Space

March 6, 2013

U.S. Air Force awards Lockheed Martin contract for next set of infrared surveillance satellites

lm-af-satellite
The U.S. Air Force has awarded Lockheed Martin a $284.4 million fixed-price contract to procure long lead parts for the fifth and sixth Geosynchronous Earth Orbit satellites in the Space Based Infrared System missile warning constellation.

Featuring a mix of GEO satellites, hosted payloads in highly elliptical earth (HEO) orbit, and associated ground hardware and software, the SBIRS program delivers resilient and improved missile warning capabilities for the nation while simultaneously providing significant contributions to the military’s missile defense, technical intelligence and battlespace awareness mission areas.

Lockheed Martin previously received a contract to complete non-recurring engineering activities for GEO-5 and 6 and procure select long lead spacecraft parts enabling supplier production lines to deliver the lowest possible price for each component. This next phase authorizes the purchase of the remaining long lead spacecraft components. A final contract for full production under fixed-price terms will be awarded at a later date.

This contract award is a testament to the importance of the SBIRS program and reinforces the governmentís confidence in our ability to produce these vital satellites efficiently going forward,î said Jeff Smith, vice president of Lockheed Martinís Overhead Persistent Infrared mission area. As we produce follow on SBIRS assets, we aim to continually reduce the cost and cycle time of each space vehicle to ensure we deliver critical and resilient infrared surveillance capabilities to the nation at the best value to the government.

Lockheed Martinís SBIRS contracts include four HEO payloads, four GEO satellites, and ground assets to receive, process, and disseminate the infrared mission data. Under the new contract, the team will procure long lead parts for the fifth and sixth GEO satellites.

Two HEO payloads and the first geosynchronous (GEO-1) satellite have already been launched. GEO-2 is scheduled for launch in March of 2013.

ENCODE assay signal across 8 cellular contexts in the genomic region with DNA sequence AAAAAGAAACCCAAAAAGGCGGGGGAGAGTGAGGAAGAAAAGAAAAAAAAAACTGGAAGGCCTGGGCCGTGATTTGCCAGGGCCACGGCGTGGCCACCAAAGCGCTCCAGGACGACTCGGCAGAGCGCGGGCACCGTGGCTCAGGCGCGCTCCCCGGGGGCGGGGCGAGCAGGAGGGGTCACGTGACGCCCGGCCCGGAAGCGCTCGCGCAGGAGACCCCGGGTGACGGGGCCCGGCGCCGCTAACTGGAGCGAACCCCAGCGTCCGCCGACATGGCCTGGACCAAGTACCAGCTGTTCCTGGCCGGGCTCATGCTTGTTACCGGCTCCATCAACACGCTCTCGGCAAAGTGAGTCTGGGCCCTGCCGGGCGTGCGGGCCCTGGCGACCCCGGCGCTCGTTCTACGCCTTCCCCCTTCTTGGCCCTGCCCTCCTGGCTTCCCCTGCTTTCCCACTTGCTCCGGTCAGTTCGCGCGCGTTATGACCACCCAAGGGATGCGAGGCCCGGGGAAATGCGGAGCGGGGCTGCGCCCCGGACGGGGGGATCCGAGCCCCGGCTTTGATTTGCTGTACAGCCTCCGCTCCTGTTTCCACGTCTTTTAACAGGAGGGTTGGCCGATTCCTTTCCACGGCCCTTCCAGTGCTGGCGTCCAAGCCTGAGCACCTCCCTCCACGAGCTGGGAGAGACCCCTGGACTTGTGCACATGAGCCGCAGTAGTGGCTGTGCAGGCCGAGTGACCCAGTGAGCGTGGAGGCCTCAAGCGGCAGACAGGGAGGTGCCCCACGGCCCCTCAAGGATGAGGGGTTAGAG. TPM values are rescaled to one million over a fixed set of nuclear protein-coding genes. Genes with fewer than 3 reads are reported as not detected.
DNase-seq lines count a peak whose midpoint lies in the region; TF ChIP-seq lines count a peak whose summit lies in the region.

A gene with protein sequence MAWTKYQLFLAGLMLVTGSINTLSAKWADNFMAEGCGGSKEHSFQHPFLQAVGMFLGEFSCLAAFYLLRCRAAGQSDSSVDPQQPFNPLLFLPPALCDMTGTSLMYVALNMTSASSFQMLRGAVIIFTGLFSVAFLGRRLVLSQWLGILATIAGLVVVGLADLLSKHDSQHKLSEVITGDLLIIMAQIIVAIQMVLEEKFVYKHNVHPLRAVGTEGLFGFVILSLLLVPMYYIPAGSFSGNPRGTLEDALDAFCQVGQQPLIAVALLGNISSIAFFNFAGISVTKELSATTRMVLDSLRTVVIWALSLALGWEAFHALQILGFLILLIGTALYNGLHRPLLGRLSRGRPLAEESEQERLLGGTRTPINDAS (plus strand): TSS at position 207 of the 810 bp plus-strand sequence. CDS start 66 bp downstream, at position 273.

The SBIRS team is led by the Infrared Space Systems Directorate at the U.S. Air Force Space and Missile Systems Center, Los Angeles Air Base, Calif.
Lockheed Martin is the SBIRS prime contractor, Northrop Grumman is the payload integrator. Air Force Space Command operates the SBIRS system.




All of this week's top headlines to your email every Friday.


 
 

 

Headlines December 17, 2014

News: U.S. Air Force tanker platform slated for year-end debut - Boeing is planning for first flight of its 767-2C – upon which the U.S. Air Force’s new KC-46 tanker will be based – by year’s end, six months late. Northrop Grumman wins $657.4 million deal to supply drones to South Korea - Northrop Grumman has won...
 
 

NASA launches new Micro-g NExT for undergraduates

NASA is offering undergraduate students an opportunity to participate in a new microgravity activity called Micro-g Neutral Buoyancy Experiment Design Teams. The deadline for proposals is Jan. 28, 2015. Micro-g NExT challenges students to work in teams to design and build prototypes of spacewalking tools to be used by astronauts for spacewalk training in the...
 
 
launch1

Storm fails to quench liftoff of secret reconnaissance satellite

The fiery launch of an Atlas V (541), among the most powerful of the venerable Atlas family, briefly dispelled the gloom over Californiaís Central Coast on the evening of Dec. 12. A team of personnel from United Launch Allianc...
 

 
Coast Guard photograph

Navy demonstrates unmanned helicopter operations aboard Coast Guard cutter

http://static.dvidshub.net/media/video/1412/DOD_102145893/DOD_102145893-512×288-442k.mp4 Coast Guard photograph An MQ-8B Fire Scout UAS is tested off the Coast Guard Cutter Bertholf near Los Angeles, Dec. 5 2014. The Coast...
 
 
GPS-OCX

GPS III, OCX successfully demonstrate key satellite command, control capabilities

Lockheed Martin and Raytheon successfully completed the fourth of five planned launch and early orbit exercises to demonstrate new automation capabilities, information assurance and launch readiness of the worldís most powerfu...
 
 

Aerojet Rocketdyne successfully demonstrates 3D printed rocket propulsion system for satellites

Aerojet Rocketdyne has successfully completed a hot-fire test of its MPS-120 CubeSat High-Impulse Adaptable Modular Propulsion System. The MPS-120 is the first 3D-printed hydrazine integrated propulsion system and is designed to provide propulsion for CubeSats, enabling missions not previously available to these tiny satellites. The project was funded out of the NASA Office of Chief...
 




0 Comments


Be the first to comment!


Leave a Reply

Your email address will not be published. Required fields are marked *

You may use these HTML tags and attributes: <a href="" title=""> <abbr title=""> <acronym title=""> <b> <blockquote cite=""> <cite> <code> <del datetime=""> <em> <i> <q cite=""> <strike> <strong>